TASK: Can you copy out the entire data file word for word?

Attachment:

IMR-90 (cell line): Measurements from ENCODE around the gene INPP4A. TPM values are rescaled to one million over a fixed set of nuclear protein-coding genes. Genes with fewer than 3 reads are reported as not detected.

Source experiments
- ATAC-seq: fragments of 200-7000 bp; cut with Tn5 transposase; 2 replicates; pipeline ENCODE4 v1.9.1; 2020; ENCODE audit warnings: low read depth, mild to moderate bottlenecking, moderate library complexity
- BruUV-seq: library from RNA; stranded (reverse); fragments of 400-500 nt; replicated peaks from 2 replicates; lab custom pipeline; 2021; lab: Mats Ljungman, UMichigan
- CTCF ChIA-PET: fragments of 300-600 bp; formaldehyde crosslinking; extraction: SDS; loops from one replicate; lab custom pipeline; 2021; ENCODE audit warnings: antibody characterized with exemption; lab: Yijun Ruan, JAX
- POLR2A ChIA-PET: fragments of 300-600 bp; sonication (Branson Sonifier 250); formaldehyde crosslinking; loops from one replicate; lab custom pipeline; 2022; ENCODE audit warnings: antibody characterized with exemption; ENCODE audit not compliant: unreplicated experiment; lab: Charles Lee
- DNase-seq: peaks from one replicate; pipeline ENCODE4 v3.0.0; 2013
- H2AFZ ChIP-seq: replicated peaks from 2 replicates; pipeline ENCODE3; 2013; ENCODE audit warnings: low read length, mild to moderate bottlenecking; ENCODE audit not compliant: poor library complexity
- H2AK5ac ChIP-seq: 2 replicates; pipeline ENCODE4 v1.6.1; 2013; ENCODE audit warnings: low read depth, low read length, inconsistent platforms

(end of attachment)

IMR-90 (cell line): Measurements from ENCODE around the gene INPP4A. TPM values are rescaled to one million over a fixed set of nuclear protein-coding genes. Genes with fewer than 3 reads are reported as not detected.

Source experiments
- ATAC-seq: fragments of 200-7000 bp; cut with Tn5 transposase; 2 replicates; pipeline ENCODE4 v1.9.1; 2020; ENCODE audit warnings: low read depth, mild to moderate bottlenecking, moderate library complexity
- BruUV-seq: library from RNA; stranded (reverse); fragments of 400-500 nt; replicated peaks from 2 replicates; lab custom pipeline; 2021; lab: Mats Ljungman, UMichigan
- CTCF ChIA-PET: fragments of 300-600 bp; formaldehyde crosslinking; extraction: SDS; loops from one replicate; lab custom pipeline; 2021; ENCODE audit warnings: antibody characterized with exemption; lab: Yijun Ruan, JAX
- POLR2A ChIA-PET: fragments of 300-600 bp; sonication (Branson Sonifier 250); formaldehyde crosslinking; loops from one replicate; lab custom pipeline; 2022; ENCODE audit warnings: antibody characterized with exemption; ENCODE audit not compliant: unreplicated experiment; lab: Charles Lee
- DNase-seq: peaks from one replicate; pipeline ENCODE4 v3.0.0; 2013
- H2AFZ ChIP-seq: replicated peaks from 2 replicates; pipeline ENCODE3; 2013; ENCODE audit warnings: low read length, mild to moderate bottlenecking; ENCODE audit not compliant: poor library complexity
- H2AK5ac ChIP-seq: 2 replicates; pipeline ENCODE4 v1.6.1; 2013; ENCODE audit warnings: low read depth, low read length, inconsistent platforms